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Re: Tell Them It’s Never Too Late

Lubavitch International's readers respond

Re: Tell Them It’s Never Too Late

Lubavitch International, Winter 2016-2017

To the Editor:

Thank you so very much for your beautiful article on my brother David, of blessed memory. David had lived an adventurous life, one filled with travel around the world and unusual experiences. However, he was missing something significant in his life and we spoke about that often. When Rabbi Levi Levertov and Rabbi Yisrael Treitel mysteriously chose David’s door in the remote Alaskan wilderness, it was certainly G-d who was offering David the last, most important piece of the puzzle of his life. We had found out that there was a large part of our family history, through my mother’s side of the family, that was Jewish.

For these two wonderful men to arrive at our door, as my brother was dying, should be seen as, and was, a gift from G-d. David told me, as he lay dying and spending his last days in prayer, bound in tefillin, that he had never felt such joy and belonging at any time in his life more than he did as a Jew. Five rabbis, all of extraordinary depth in their faith, gave my brother the most important gift of his life: that he was a Jew, and always had been a Jew. The knowledge that he had finally come home to his true faith made his dying days the most important and joyous days of his entire life.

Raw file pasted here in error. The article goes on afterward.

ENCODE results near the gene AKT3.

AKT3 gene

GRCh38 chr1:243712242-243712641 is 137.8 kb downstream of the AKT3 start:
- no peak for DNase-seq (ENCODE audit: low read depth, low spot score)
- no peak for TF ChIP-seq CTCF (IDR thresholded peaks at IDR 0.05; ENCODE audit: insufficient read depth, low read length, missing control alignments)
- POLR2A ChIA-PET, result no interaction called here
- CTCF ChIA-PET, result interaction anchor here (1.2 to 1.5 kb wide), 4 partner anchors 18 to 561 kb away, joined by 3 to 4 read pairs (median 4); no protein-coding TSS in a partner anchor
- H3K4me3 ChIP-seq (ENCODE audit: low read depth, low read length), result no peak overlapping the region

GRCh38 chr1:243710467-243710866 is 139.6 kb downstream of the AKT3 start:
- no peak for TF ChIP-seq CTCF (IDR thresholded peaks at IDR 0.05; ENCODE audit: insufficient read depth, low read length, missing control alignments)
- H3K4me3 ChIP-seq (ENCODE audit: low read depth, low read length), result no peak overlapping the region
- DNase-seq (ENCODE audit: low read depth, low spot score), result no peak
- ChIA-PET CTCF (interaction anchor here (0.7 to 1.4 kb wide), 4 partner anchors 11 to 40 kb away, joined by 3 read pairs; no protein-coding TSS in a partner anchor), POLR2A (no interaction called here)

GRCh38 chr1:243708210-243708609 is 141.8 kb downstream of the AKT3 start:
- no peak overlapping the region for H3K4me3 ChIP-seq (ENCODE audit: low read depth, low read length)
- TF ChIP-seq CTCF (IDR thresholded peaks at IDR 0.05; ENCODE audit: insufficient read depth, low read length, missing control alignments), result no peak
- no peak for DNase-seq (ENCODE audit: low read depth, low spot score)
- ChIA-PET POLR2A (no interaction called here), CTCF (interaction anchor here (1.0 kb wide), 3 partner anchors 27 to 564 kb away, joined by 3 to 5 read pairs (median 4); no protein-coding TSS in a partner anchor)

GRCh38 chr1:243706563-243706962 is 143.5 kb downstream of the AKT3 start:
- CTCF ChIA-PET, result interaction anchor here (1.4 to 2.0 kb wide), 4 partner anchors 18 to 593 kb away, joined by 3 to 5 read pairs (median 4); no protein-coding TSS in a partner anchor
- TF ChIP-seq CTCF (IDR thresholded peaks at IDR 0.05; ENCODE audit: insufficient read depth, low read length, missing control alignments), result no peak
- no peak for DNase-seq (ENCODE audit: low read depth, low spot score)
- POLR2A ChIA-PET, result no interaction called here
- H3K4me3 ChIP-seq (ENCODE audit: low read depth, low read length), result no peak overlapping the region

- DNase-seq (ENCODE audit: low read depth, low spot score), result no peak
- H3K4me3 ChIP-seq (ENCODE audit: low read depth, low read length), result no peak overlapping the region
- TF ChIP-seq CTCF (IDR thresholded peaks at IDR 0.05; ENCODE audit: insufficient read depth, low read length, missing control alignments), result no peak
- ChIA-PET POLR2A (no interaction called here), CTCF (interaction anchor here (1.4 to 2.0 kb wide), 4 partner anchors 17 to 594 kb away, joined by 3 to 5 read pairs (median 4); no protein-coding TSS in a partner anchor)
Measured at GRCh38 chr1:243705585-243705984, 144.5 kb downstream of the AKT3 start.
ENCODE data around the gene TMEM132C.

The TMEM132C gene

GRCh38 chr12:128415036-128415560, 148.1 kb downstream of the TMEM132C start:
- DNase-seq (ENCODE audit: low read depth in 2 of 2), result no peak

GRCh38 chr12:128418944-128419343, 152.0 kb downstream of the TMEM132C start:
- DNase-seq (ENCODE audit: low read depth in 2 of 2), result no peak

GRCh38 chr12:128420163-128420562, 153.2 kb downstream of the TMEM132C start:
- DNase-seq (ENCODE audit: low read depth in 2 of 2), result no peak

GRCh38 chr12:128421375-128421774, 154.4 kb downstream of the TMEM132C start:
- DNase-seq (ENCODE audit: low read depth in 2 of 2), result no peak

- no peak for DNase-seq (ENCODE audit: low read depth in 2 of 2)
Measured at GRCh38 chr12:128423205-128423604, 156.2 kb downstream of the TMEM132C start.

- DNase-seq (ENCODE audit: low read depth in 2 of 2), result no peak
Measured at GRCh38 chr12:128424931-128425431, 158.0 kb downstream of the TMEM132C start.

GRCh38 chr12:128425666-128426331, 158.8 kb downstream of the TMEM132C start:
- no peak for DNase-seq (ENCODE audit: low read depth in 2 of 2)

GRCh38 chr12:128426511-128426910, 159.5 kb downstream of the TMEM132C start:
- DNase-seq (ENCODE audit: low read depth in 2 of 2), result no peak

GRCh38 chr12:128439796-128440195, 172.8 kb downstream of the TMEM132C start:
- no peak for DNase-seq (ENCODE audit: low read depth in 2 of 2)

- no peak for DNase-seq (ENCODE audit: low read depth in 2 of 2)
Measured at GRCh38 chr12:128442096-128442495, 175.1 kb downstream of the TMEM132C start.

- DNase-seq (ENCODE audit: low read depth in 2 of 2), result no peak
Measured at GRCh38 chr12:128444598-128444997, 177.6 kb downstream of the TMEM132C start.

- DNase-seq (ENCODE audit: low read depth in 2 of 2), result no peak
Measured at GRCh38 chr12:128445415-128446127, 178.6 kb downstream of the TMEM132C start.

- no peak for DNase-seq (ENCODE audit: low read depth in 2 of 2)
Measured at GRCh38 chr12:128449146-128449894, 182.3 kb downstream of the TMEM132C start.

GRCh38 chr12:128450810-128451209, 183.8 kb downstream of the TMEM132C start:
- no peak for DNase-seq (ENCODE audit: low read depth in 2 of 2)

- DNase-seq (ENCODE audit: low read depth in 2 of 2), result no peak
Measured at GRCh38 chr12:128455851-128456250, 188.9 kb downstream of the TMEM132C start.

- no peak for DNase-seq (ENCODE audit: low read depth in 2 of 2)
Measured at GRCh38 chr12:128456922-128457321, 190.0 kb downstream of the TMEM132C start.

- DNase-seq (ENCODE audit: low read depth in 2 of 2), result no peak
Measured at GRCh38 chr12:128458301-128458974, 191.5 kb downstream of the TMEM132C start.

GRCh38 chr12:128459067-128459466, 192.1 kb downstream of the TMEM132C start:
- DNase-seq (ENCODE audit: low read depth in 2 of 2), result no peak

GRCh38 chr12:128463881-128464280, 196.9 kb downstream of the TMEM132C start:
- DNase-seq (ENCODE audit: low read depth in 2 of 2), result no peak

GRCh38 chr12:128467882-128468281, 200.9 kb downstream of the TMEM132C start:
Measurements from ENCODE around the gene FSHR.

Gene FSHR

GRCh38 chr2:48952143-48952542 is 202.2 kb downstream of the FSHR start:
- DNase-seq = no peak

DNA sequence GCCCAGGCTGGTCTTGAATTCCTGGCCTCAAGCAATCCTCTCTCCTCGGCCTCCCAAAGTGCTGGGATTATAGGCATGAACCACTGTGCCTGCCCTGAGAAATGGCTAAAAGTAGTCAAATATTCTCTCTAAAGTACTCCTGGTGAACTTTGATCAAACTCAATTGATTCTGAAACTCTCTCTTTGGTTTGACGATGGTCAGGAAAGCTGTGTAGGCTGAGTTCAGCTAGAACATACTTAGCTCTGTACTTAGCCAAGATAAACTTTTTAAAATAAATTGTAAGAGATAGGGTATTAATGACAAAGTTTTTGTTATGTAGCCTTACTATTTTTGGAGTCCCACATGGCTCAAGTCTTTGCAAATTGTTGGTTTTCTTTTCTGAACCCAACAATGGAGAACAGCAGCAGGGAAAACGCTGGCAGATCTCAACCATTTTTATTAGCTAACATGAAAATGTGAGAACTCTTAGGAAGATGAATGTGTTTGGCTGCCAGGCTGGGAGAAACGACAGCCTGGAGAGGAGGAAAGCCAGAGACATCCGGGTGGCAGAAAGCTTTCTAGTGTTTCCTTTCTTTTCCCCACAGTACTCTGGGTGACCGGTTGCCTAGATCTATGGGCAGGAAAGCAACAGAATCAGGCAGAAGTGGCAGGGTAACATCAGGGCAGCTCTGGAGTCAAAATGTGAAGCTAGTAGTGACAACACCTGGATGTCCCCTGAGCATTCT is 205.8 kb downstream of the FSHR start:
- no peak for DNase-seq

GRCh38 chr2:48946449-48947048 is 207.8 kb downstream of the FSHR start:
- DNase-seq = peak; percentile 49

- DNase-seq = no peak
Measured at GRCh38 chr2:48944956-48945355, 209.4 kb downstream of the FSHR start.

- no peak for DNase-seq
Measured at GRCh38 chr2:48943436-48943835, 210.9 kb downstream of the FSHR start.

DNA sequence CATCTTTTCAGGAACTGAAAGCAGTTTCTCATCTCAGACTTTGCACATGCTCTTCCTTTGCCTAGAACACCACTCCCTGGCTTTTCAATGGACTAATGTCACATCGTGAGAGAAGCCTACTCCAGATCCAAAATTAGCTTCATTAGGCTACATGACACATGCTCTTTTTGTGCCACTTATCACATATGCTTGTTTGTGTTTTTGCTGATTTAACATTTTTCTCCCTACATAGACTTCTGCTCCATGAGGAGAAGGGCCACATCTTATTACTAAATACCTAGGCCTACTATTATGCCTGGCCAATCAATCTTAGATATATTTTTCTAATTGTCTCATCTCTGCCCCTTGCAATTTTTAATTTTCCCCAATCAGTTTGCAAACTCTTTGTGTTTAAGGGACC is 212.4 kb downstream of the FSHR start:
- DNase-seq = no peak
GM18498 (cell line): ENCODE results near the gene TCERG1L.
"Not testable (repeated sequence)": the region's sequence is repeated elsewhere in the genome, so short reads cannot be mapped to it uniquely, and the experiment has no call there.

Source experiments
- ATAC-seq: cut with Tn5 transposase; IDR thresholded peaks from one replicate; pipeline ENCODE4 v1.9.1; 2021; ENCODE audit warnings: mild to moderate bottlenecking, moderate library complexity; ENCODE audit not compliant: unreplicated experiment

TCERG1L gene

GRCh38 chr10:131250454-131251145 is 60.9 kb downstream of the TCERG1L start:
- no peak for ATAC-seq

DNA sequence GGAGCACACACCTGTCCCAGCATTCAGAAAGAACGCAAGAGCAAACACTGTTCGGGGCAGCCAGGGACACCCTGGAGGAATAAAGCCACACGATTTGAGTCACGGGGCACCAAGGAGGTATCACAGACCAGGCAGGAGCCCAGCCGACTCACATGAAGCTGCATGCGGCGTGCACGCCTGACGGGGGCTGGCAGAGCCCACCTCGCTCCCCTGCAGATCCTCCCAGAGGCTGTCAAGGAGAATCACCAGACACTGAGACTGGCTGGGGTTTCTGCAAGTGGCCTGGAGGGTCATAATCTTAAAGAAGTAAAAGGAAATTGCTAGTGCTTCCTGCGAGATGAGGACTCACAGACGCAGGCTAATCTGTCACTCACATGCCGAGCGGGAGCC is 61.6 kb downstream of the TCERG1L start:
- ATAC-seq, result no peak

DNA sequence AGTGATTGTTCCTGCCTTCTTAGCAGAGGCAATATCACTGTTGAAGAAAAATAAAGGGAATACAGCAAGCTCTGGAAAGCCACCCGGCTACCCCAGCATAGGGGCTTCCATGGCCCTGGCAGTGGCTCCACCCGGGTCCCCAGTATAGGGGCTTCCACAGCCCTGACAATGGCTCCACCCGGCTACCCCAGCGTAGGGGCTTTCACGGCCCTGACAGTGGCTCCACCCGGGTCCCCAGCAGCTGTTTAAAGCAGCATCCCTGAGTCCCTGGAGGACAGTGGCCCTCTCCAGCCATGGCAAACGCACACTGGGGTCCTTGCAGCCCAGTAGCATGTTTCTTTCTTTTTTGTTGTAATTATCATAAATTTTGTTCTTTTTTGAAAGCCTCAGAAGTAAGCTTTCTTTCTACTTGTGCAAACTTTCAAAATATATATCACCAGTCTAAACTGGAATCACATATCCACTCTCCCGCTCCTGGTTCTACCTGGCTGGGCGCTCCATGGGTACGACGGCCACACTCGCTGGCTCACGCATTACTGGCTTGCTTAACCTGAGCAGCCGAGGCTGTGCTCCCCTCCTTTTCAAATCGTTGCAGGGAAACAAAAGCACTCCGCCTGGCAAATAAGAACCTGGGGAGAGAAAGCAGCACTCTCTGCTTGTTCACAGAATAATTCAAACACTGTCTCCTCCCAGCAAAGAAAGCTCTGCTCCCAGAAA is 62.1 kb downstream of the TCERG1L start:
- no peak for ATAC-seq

Rabbi Mendy Greenberg and his lovely wife Chaya invited us for Shabbat and we were made to feel so welcome, so loved, and so part of the beautiful Shabbat services, that I will never forget it.

When we knew that David, of blessed memory, had a very short time left we traveled from Alaska to Gig Harbor, Washington.There, Rabbi Zalman Heber (Rabbi Mendy Greenberg in Alaska had kindly put us in touch with him), constantly took time off from his very busy work at Chabad of Pierce County in Tacoma, to frequently come to David and bind him in Tefillin and pray with him. Rabbi Levi, who traveled from Brooklyn, came frequently to the house to teach my brother, as much as time allowed, about Chabad-Lubavitch, its history and mystical tenets.

My heart will never forget these great men, their kindness, their generosity of time and love, and how they made my brother’s last days the best days of his life, as a Jew.

Julia O’Malley-Keyes

Cape Cod, MA


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